Those three resources (among others) helped me out years ago when I was battling spiritual depression.

  3. Here's a sermon by John Piper on "Spiritual Depression in the Psalms"

  4. Michael Card put out a wonderful book about lament called A SACRED SORROW. It comes with a personal journal for individuals experiencing spiritual depression. I highly recommend it.

  5. AP,

    The issue of suicide came up in a recent post by Dustin.

  6. What about a person suffering a degenerative terminal illness ?

    I would not agree to assist someone suffering from depression commit suicide but I might consider agreeing to assist someone who has a degenerative terminal illness who does not want to 'go gently'

    "Do not go gentle into that good night,
    Old age should burn and rave at close of day;
    Rage, rage against the dying of the light.

    Though wise men at their end know dark is right,
    Because their words had forked no lightning they
    Do not go gentle into that good night.

    Good men, the last wave by, crying how bright
    Their frail deeds might have danced in a green bay,
    Rage, rage against the dying of the light.

    Wild men who caught and sang the sun in flight,
    And learn, too late, they grieved it on its way,
    Do not go gentle into that good night.

    Grave men, near death, who see with blinding sight
    Blind eyes could blaze like meteors and be gay,
    Rage, rage against the dying of the light.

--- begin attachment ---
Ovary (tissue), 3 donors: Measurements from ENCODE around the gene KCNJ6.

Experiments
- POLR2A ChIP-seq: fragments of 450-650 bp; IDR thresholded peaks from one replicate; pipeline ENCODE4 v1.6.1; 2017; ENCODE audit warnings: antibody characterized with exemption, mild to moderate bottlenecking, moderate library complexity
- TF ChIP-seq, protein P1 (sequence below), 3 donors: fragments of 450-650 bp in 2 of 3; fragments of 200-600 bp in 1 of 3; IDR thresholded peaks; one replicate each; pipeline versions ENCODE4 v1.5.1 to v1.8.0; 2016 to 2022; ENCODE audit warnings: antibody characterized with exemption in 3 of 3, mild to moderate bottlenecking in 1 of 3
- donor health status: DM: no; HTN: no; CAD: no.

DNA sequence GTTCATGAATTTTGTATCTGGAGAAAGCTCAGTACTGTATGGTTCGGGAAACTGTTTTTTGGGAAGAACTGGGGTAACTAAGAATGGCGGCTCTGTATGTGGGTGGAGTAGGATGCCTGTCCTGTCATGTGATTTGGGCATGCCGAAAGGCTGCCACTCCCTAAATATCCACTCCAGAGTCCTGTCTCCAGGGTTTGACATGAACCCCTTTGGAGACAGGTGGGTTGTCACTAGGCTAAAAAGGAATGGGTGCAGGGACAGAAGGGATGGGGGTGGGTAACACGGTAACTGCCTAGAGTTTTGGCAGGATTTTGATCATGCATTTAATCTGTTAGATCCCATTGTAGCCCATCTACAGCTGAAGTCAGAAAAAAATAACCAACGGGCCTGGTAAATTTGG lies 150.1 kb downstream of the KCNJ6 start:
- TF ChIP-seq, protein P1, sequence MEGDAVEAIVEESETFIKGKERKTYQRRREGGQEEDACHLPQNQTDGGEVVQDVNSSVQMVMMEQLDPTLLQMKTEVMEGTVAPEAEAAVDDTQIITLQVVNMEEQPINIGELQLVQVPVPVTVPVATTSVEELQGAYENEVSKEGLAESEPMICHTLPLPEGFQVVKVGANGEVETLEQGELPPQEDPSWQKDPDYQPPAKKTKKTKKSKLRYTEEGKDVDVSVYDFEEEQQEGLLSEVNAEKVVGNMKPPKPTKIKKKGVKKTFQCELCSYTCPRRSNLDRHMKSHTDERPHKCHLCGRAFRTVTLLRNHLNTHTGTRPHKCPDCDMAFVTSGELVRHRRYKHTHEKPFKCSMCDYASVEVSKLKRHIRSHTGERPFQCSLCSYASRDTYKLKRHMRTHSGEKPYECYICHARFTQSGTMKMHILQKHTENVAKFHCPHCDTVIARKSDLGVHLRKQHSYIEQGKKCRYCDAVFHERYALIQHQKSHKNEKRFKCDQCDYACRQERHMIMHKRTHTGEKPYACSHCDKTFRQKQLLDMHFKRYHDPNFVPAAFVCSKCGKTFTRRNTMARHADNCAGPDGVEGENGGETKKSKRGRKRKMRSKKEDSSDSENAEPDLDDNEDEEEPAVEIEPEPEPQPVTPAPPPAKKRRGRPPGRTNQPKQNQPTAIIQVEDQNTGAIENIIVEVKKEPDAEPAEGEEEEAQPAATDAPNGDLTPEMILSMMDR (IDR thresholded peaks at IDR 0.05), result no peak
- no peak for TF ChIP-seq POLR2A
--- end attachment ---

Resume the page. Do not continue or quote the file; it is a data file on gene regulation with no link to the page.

And you, my father, there on that sad height,
    Curse, bless, me now with your fierce tears, I pray.
    Do not go gentle into that good night.
    Rage, rage against the dying of the light."

    Dylan Thomas.

  7. Paul Baird said:

    What about a person suffering a degenerative terminal illness ?

    I would not agree to assist someone suffering from depression commit suicide but I might consider agreeing to assist someone who has a degenerative terminal illness who does not want to 'go gently'

    1. Just to be clear: no one here said anything about assisting someone suffering from depression to commit suicide. In fact, the above is taken from a suicide prevention weblog.

    2. I think it's probably best if we're a bit more specific here.

    Degenerative diseases include neuropathological ones such as Alzheimer's, Parkinson's, Lou Gehrig's, Huntington's, and Tay Sachs. I believe these are the ones which most people tend to think of when they think of degenerative diseases in light of euthanasia. I mean I'd doubt most people tend to think of degenerative diseases like, say, osteoarthritis in this context. Are you referring to one of these neurodegenerative diseases then?

    If so, it's true each of these carries a high burden of disease for the individual. Each includes substantial morbidities which affect a person's daily quality of life. That's putting it mildly too.

    Not to mention they surely have a dramatic affect on caregivers and other loved ones. That's something else to keep in mind. Among several other important factors.

    However, most of these are not terminal if by terminal we mean a disease which has no treatment or cure and which will result in the death of the patient in short order.

    Tay Sachs is the only one I've mentioned that might be considered terminal. But only the infantile, not the adult form would be considered terminal. As a whole Tay Sachs is quite rare though. Although there's a higher than average prevalence among Ashkenazi Jews.

    Nevertheless if you're asking about such a rare degenerative disease like infantile Tay Sachs disease, which is usually terminal by age three or four, then are you perhaps suggesting you'd consider helping a roughly three to four year old commit suicide?

    Or did you have another degenerative disease which is terminal in mind?

    3. But perhaps what you're really getting at is whether and where one should attempt to draw lines in euthanasia? If so, then check out the relevant sections in John Frame's Medical Ethics for starters.